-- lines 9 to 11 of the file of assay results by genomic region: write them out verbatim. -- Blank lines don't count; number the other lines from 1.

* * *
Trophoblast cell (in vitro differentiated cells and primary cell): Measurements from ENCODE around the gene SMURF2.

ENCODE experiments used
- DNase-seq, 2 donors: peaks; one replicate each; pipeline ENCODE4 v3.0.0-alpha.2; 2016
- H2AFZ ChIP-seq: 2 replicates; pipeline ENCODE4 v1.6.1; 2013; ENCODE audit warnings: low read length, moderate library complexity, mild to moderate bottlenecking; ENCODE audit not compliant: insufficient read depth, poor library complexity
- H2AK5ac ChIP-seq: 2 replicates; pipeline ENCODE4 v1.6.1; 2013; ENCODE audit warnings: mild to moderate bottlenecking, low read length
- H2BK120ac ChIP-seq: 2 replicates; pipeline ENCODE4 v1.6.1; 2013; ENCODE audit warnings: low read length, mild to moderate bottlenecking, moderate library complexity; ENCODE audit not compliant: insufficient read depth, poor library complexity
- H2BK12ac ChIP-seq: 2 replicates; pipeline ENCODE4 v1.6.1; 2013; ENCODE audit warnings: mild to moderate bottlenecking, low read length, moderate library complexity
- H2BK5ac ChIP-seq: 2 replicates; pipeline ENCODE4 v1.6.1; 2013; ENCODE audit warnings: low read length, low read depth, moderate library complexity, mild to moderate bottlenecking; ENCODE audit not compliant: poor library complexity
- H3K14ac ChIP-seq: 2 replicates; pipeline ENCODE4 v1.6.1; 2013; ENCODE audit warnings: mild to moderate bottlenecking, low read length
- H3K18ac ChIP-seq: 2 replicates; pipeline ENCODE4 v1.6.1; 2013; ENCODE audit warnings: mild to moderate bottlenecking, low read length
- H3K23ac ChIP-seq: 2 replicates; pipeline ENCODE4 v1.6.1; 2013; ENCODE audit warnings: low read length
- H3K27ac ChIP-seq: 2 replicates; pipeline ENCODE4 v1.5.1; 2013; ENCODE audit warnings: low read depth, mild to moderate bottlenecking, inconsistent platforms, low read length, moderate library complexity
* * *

- H3K14ac ChIP-seq: 2 replicates; pipeline ENCODE4 v1.6.1; 2013; ENCODE audit warnings: mild to moderate bottlenecking, low read length
- H3K18ac ChIP-seq: 2 replicates; pipeline ENCODE4 v1.6.1; 2013; ENCODE audit warnings: mild to moderate bottlenecking, low read length
- H3K23ac ChIP-seq: 2 replicates; pipeline ENCODE4 v1.6.1; 2013; ENCODE audit warnings: low read length